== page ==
The government has set up a Shari’ah advisory council and released a Sukuk investment guide in its bid to tap an industry that Ernst & Young LLP sees doubling to $3.4 trillion in assets by 2018. The island nation is reliant on tourism and wants to diversify its economy by luring Islamic debt sales and deposits from India, where there is a Muslim population of 166 million but no Sukuk or Shari’ah lenders because of opposition from Hindu politicians.
The Maldives Monetary Authority has been selling Islamic treasury bills since 2013, the same year the government set up a national Hajj fund and Housing Development Finance Corporation Plc sold the country’s first Shari’ah-compliant bonds. The central bank plans to offer a greater variety of Islamic instruments and rules are being drafted to allow local authorities to sell Sukuk, Muneeza said.
Islamic banking growth is slowing in Pakistan, the industry has yet to get off the ground in India and there has been no progress in Sri Lanka since authorities in Colombo announced in 2010 that they would grant Shari’ah-compliant financial transactions equal tax treatment.
“What the Maldives has going for them is the fact that they’re not as regulated as Sri Lanka or Pakistan,” said Baiza Bain, a director at Amanie Advisors Pty Ltd. (Australia), an Islamic finance consultancy in Melbourne. “They are more nimble in that sense compared to their bigger rivals in South Asia,” he said in a 27 January phone interview.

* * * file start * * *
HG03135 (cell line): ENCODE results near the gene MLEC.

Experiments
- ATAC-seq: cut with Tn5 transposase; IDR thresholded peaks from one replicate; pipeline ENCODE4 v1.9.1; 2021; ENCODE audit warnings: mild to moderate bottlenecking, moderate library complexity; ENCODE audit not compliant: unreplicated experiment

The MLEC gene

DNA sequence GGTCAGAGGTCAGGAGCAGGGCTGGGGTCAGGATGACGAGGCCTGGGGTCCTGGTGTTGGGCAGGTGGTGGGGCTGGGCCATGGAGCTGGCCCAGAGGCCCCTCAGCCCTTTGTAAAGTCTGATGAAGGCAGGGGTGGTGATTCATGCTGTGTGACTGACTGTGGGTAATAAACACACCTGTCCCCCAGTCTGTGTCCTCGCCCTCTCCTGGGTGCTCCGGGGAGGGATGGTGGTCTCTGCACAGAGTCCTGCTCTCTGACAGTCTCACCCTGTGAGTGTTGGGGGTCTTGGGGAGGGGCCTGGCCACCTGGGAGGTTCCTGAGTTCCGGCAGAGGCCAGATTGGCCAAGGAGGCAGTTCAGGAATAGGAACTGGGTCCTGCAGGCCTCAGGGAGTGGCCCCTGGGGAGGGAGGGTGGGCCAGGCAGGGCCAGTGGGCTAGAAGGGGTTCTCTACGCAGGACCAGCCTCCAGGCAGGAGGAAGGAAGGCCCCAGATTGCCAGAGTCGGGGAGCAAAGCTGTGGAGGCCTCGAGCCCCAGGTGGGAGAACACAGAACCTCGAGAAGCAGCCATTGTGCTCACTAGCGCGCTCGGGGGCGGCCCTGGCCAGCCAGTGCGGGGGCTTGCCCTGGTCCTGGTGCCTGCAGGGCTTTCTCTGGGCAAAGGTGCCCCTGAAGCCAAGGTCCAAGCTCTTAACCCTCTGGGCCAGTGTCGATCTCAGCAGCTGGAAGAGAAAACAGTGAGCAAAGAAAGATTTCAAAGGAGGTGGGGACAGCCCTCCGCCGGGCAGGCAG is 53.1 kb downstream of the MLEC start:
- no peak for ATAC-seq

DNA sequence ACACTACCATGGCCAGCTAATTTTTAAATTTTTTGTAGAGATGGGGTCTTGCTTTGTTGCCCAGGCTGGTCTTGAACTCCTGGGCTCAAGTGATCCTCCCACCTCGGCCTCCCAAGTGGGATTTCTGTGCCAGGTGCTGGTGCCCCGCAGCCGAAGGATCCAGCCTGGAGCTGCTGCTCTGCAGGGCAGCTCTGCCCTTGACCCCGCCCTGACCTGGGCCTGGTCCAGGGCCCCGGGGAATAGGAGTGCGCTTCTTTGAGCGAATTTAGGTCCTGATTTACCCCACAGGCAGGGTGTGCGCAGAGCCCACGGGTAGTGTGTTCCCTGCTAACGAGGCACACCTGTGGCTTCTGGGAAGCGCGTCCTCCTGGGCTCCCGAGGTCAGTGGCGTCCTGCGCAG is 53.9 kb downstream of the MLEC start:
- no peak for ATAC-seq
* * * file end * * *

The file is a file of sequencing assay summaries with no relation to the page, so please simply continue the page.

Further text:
Spanning some 1,000 islands with a population of 394,000, the predominantly Muslim nation is mainly known a luxury holiday destination. Tourism accounts for 28 per cent of gross domestic product, although growth in arrivals eased to 11.5 per cent last year from 17.4 per cent in 2013, according to figures from the Asian Development Bank.
The Maldives began certifying some of its fishery exports as Halal, or Shari’ah-compliant, in 2013 and Adaaran Select Hudhuranfushi hotel in Male also follows Koranic principles, according to research company CrescentRating.
The country still has only one full-fledged Islamic lender, one Shari’ah mortgage provider, Housing Development Finance, and a single insurer that complies with Quranic principles. Pakistan has 22 Shari’ah-compliant banks, while Islamic financial assets in Bangladesh make up 24 per cent of the total, according to central bank data.
The archipelago becoming an South Asian Islamic finance hub “is an ambitious target,” Raj Mohamad, managing director at Five Pillars Pte, a consulting firm in Singapore, said in a 27 January e-mail interview. Although it can become a Shari’ah-compliant financial centre that complements the bigger economies in the region, he said.
Last year saw debut sukuk from the UK, Hong Kong and Luxembourg as Islamic finance expanded beyond its traditional strongholds in the Middle East and Southeast Asia. Worldwide sales of the debt totalled $46.3 billion in 2014, just shy of a record $46.8 billion in 2012.
“Maldives has taken the positive step in terms of issuing the initial regulations but what they need to do is attract one of the major players,” Amanie’s Baiza said. “If you have one of the big banks set up operations there, that alone will be a very positive reinforcement for other banks to consider setting up a presence.”